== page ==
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Clin Exp Immunol. 1997 Jan;107 Suppl 1:54-7.

Gene therapy for haematopoietic and lymphoid disorders.

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Division of Research Immunology/Bone Marrow Transplantation, Children's Hospital of Los Angeles, CA 90027, USA.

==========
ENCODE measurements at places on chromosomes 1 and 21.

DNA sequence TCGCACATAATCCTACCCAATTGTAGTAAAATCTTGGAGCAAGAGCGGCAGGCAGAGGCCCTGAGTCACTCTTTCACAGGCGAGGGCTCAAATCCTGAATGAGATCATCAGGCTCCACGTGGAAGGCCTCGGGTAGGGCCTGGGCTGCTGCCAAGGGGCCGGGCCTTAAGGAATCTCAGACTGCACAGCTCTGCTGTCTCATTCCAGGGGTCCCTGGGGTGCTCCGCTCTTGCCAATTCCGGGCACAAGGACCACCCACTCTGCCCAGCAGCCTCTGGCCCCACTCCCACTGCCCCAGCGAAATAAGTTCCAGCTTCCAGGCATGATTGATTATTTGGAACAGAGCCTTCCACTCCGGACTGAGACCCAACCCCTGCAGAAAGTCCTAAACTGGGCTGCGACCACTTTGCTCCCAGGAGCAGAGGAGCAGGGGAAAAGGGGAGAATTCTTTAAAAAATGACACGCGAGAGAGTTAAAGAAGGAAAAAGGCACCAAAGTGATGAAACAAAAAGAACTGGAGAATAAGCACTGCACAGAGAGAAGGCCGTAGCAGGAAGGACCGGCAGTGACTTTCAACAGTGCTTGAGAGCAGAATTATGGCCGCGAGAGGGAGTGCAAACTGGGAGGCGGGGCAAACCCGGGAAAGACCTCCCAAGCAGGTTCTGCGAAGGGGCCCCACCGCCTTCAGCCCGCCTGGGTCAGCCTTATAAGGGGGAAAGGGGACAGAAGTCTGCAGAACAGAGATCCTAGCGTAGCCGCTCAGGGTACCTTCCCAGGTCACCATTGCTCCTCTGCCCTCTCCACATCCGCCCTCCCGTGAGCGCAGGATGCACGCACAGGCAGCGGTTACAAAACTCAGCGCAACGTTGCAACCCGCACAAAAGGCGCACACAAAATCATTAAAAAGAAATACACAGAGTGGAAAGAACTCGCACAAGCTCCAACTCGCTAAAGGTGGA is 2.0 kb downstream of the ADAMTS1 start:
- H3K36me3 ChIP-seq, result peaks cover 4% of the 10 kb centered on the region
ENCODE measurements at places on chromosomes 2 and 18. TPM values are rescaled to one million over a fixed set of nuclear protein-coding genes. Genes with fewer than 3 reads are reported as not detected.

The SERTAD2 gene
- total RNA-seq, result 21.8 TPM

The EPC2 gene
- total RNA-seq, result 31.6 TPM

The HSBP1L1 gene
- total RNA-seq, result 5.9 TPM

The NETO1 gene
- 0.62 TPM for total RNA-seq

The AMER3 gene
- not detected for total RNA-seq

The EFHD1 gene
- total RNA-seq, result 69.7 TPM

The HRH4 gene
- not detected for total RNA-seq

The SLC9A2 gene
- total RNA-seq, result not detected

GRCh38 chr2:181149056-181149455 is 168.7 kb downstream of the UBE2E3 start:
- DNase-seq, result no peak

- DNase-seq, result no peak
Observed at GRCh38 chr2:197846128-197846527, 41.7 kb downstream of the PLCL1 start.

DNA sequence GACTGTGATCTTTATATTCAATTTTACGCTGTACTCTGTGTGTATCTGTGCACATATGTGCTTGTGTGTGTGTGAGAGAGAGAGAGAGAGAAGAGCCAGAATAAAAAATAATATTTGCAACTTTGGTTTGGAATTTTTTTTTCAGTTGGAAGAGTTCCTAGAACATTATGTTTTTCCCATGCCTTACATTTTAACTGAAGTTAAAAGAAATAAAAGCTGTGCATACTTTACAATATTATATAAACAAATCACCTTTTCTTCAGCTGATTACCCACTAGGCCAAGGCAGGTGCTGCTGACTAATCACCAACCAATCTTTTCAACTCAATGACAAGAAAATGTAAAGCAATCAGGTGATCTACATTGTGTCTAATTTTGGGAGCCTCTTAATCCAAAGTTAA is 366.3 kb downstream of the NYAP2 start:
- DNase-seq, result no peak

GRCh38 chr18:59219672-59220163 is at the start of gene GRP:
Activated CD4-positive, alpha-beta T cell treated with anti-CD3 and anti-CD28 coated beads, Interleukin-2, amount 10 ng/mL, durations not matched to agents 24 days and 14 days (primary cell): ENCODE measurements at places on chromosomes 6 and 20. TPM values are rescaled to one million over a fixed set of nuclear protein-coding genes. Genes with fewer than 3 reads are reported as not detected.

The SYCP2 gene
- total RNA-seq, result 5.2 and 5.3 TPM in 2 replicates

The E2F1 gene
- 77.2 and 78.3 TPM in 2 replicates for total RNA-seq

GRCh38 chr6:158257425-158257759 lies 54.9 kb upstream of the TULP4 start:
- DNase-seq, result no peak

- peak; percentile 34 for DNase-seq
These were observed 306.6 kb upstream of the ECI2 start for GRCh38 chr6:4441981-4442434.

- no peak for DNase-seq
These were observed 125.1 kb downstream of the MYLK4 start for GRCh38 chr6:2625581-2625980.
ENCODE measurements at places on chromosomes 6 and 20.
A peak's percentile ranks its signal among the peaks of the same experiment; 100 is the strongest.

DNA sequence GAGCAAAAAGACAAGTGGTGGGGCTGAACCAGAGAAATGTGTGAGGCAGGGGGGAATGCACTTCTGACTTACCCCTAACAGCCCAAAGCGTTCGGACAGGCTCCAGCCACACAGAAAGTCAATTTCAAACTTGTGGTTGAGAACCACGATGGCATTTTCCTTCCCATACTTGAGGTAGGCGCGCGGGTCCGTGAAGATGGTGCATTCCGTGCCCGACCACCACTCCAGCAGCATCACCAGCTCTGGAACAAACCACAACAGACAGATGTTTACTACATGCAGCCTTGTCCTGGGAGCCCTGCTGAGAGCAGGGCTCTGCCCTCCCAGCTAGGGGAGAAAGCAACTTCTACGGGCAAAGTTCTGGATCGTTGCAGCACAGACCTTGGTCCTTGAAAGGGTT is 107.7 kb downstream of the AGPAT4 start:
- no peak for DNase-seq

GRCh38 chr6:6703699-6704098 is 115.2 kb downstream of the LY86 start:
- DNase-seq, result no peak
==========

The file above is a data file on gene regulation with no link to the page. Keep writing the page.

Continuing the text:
Gene transfer into haematopoietic stem cells (HSC) has been investigated for treatment of genetic disorders, conferral of chemotherapy resistance and insertion of genes to inhibit HIV-1 replication. Methods have been available for almost a decade to transduce murine HSC using high-titre retroviral vectors and stimulation of HSC proliferation with cytokines such as IL-3 and IL-6. Unfortunately, attempts to replicate the high efficiency of gene transfer using canine or simian gene transfer/bone marrow transplantation models have consistently shown that only a small fraction (0.1-1%) of reconstituting HSC are transduced using protocols similar to those which are successful in murine models. Initial clinical trials using retroviral-mediated gene transfer into human HSC also produced minimal transduction frequencies. The dicotomous results may reflect differences in the cell cycle kinetics of murine HSC versus those of larger mammals or the density of receptors for the retroviral vectors on the cells. Attempts to increase the fraction of HSC which are in active cell cycle, a prerequisite for retroviral-mediated transduction, have used either combinations of recombinant cytokines, culture on marrow stromal layers, or alternative sources for HSC, such as mobilized peripheral blood stem cells or umbilical cord blood. Other efforts have used retroviral vectors packaged with either the Gibbon Ape Leukemia virus envelope or the Vesicular Stomatitis Virus G protein. To date, none of these methods has produced a significantly increased frequency of long-term reconstituting HSC. Results using adeno-associated virus (AAV)-based vectors for HSC transduction have been conflicting, with the stable persistence of non-integrated virus particles making interpretation of results difficult using in vitro assays. Therefore, clinical trials may best be directed toward disorders that may benefit from a small fraction of genetically corrected HSC. These would include disorders where progeny of corrected HSC would be expected to have a selective survival advantage (e.g. SCID, WAS, HIV, chemoresistance) or where a small fraction of corrected cells can have a direct clinical benefit (e.g. CGD, MPS). Further basic research into HSC biology and gene delivery vectors must continue for wider application, such as haemoglobinopathies and some lysosomal storage diseases.

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